I'll be of the radar for the next couple of weeks or so. First to Delhi for some work and then off to Mukteshwar, a small temple town in the Kumaon region of the Himalayas for a few days of hiking and recreation.
Mukteshwar falls in what is known as the Lesser Himalayas. As the name suggest it reflects the physiography of the region as compared to the Greater Himalayas. Overall the Lesser Himalayas as not as rugged and high as the Greater Himalayas. There are geological differences as well.
I've put below a rough sketch of the major litho-tectonic provinces of the Himalayan orogen. These represent the roughly WNW-ESE trending deformed blocks of the Indian plate as the Indian shelf broke up along major faults during the India-Asia collision.
From Delhi I'll be traveling on the Quaternary alluvium until I cross the Himalayan frontal thrust which brings into contact the Quaternary alluvium with the Neogene Siwalik mountains - remnants of the Cenozoic foreland basin that formed in front of the rising Himalayas.
I will then cross the Main Boundary Thrust, which places the Lesser Himalayas over the Siwaliks. The Lesser Himalayas are made up of Proterozoic to Paleozoic rocks (geological division - the Lesser Himalayan sequence) and represent the basement and metamorphosed cover of the Indian shelf. Beyond that in thrust contact along the Main Central Thrust are the Greater Himalayas which are also made up of the Proterozoic basement and Paleozoic metamorphosed cover of the Indian shelf (geological division -Greater Himalayan crystalline complex).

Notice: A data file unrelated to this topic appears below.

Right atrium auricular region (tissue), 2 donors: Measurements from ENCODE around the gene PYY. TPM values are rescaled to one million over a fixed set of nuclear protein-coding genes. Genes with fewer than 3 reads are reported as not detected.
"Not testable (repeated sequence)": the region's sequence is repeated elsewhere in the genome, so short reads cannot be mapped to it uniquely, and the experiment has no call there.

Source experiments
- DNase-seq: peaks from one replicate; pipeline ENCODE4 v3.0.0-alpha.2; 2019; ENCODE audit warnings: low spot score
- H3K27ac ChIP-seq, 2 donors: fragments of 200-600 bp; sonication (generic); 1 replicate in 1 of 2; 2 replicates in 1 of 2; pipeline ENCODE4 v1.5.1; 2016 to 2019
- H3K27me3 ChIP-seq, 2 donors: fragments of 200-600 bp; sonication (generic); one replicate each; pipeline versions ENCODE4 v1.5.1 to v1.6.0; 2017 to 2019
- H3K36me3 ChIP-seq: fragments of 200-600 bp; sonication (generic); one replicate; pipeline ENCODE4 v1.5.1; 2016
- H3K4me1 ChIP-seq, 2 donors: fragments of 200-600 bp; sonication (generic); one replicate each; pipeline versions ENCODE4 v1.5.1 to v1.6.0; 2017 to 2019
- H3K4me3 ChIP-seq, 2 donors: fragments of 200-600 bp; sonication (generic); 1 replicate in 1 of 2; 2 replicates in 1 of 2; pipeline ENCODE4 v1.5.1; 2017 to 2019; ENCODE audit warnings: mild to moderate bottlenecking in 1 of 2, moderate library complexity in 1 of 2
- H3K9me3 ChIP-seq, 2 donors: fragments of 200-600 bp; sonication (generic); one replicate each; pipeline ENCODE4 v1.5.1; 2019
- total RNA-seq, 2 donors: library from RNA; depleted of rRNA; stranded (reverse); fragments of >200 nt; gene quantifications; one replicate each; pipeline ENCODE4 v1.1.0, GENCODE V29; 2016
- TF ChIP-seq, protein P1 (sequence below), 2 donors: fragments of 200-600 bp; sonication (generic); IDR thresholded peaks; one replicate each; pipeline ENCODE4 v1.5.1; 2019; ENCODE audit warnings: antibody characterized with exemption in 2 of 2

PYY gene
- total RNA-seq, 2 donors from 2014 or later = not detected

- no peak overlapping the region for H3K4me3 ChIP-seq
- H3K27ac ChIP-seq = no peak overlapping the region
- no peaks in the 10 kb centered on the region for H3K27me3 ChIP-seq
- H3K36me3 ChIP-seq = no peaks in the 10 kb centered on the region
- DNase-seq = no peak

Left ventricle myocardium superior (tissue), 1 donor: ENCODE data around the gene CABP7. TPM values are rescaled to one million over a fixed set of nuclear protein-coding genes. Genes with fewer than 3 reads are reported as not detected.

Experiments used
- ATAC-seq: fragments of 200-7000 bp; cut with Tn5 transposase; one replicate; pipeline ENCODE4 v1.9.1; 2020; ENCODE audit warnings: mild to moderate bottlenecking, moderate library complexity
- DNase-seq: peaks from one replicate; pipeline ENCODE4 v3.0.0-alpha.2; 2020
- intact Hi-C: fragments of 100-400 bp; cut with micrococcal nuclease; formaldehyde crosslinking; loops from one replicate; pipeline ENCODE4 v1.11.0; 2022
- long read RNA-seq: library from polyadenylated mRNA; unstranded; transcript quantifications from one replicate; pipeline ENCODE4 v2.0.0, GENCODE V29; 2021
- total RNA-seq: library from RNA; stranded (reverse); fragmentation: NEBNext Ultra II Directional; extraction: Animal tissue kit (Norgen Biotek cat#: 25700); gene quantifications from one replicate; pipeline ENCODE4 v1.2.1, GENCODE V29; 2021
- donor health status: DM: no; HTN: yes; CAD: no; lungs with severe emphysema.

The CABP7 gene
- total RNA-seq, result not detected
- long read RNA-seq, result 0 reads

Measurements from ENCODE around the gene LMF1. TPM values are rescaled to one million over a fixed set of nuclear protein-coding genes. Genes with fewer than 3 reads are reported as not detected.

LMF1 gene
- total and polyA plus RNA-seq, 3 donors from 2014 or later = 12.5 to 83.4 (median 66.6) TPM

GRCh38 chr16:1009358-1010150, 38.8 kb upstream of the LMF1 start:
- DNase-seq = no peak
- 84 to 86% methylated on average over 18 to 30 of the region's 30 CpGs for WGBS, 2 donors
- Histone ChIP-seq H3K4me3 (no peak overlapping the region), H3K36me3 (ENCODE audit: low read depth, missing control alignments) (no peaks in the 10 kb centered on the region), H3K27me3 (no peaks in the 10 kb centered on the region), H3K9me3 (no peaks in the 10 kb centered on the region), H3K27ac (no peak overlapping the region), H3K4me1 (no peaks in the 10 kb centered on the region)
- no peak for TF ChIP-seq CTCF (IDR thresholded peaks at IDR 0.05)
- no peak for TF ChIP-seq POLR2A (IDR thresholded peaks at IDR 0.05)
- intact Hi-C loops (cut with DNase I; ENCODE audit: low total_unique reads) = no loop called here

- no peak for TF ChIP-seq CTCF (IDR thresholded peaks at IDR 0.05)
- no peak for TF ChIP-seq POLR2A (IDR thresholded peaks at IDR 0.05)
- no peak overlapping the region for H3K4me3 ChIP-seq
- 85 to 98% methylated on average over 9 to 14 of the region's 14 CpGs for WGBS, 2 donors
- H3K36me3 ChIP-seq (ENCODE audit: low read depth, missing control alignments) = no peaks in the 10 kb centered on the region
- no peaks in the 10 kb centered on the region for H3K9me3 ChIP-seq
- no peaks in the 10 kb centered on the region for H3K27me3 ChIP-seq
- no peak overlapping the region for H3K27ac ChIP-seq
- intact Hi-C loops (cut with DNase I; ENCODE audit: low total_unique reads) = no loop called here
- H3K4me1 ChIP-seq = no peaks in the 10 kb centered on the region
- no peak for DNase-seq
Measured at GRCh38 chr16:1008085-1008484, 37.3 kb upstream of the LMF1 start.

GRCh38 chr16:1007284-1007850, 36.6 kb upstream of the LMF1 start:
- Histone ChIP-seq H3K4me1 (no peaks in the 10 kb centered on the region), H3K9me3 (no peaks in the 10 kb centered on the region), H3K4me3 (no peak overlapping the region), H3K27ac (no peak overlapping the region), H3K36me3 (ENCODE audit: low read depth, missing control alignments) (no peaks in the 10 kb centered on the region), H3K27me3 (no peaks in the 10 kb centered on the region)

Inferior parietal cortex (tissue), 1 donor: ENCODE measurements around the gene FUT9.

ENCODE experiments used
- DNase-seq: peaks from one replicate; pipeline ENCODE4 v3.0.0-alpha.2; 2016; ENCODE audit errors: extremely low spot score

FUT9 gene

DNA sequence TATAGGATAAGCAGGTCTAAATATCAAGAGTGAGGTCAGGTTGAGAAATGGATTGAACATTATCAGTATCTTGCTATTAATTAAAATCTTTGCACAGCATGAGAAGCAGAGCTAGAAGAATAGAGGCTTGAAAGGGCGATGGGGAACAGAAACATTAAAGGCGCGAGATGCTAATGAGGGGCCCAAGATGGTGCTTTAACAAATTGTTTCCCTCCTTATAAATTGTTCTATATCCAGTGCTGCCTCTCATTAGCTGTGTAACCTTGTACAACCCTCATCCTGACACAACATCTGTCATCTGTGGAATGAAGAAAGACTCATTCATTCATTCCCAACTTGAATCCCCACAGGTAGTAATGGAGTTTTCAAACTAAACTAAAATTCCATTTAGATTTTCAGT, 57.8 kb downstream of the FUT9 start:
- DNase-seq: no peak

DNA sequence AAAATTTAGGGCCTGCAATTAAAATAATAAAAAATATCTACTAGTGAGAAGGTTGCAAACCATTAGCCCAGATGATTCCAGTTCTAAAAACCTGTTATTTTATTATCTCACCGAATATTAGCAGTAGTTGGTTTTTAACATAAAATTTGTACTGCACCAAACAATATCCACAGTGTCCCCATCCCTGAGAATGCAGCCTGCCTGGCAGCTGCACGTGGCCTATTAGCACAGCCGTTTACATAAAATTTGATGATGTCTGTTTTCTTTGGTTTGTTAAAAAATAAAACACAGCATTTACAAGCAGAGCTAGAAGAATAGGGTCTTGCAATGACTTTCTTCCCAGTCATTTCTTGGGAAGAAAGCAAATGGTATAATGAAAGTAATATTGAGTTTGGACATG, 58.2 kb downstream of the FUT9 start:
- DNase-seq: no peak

The Greater Himalayas are generally of higher metamorphic grade and may represent the exhumation of a deeper crustal level.
Beyond that.. tectonically juxtaposed with the Greater Himalayas along the South Tibetan Detachment are the Tethyan Himalayas which are composed of mostly unmetamorphosed Paleozoic to Eocene sedimentary cover deposited on the Indian shelf. Beyond that is the zone of collision known as the Indus-Tsangpo suture and beyond that .... the Asian plate.
I've been able to draw only the Himalayan Frontal Thrust and the Main Boundary Thrust with some confidence. I am not well versed enough to pick out the other boundaries between the provinces from a satellite image. But I think I've got the general placement of the provinces correct.
As I mentioned, Mukteshwar falls in the physio-graphic province of the Lesser Himalayas.... but geologically..?
I'll write about it in more detail with some maps and cross sections when I return. There is somewhat of a surprise regarding the geology and structure around Mukteshwar.
The night train from Delhi will put me in the Siwalik foothills by dawn. Its an early morning drive from there up to Mukteshwar which is at an altitude of around 7200 feet.
I hope to catch the sunrise as I drive up the Cenozoic alluvial fans that make up the Siwaliks and cross over into the Proterozoic metasediments of the Lesser Himalayas...